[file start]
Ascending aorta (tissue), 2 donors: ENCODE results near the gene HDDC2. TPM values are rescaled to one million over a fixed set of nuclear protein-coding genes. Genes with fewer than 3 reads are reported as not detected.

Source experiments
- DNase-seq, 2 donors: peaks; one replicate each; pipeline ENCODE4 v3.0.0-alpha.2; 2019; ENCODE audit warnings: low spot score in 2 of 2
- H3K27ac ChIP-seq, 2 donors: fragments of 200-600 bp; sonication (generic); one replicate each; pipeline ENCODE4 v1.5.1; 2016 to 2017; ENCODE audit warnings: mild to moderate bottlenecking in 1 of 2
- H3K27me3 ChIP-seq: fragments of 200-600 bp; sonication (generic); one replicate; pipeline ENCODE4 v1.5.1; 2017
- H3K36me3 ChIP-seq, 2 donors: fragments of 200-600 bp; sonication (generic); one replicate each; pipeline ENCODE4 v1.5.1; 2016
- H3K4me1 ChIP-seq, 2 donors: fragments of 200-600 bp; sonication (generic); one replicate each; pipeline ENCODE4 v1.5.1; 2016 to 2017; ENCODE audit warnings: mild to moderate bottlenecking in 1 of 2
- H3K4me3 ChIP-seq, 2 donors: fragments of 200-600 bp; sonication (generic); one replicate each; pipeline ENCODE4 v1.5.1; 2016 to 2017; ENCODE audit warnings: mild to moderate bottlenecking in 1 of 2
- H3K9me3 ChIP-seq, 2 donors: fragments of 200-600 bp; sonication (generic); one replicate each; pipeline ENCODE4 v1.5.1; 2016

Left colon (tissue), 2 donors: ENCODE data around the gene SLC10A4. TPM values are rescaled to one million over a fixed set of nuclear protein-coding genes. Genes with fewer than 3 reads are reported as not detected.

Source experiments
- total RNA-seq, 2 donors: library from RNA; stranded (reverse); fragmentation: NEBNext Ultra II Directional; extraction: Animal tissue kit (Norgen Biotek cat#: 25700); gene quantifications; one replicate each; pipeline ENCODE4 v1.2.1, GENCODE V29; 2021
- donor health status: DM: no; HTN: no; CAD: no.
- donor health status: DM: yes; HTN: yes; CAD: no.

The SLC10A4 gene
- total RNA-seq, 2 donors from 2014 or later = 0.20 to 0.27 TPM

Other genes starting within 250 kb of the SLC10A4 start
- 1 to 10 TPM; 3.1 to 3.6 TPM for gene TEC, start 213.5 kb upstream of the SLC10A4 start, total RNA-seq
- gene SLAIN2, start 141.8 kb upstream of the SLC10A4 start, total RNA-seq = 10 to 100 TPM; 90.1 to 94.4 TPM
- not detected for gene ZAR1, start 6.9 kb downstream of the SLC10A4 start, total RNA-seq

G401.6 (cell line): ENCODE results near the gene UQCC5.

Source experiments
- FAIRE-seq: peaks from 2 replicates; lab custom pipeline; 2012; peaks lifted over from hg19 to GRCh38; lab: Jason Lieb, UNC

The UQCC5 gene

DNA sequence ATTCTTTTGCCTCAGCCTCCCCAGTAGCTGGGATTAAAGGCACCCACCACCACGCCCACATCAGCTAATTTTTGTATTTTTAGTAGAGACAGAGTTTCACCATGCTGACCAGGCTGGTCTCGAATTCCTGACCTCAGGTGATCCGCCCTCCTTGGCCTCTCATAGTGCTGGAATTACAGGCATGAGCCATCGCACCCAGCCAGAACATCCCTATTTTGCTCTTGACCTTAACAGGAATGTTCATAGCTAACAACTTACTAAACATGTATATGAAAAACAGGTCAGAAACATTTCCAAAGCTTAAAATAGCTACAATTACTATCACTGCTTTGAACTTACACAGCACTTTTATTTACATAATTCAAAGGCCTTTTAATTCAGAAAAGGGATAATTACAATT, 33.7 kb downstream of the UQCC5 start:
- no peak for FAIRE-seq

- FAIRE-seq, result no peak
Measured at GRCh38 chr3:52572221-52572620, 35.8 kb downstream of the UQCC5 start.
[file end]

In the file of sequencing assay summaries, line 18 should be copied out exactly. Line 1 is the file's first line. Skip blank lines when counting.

- 1 to 10 TPM; 3.1 to 3.6 TPM for gene TEC, start 213.5 kb upstream of the SLC10A4 start, total RNA-seq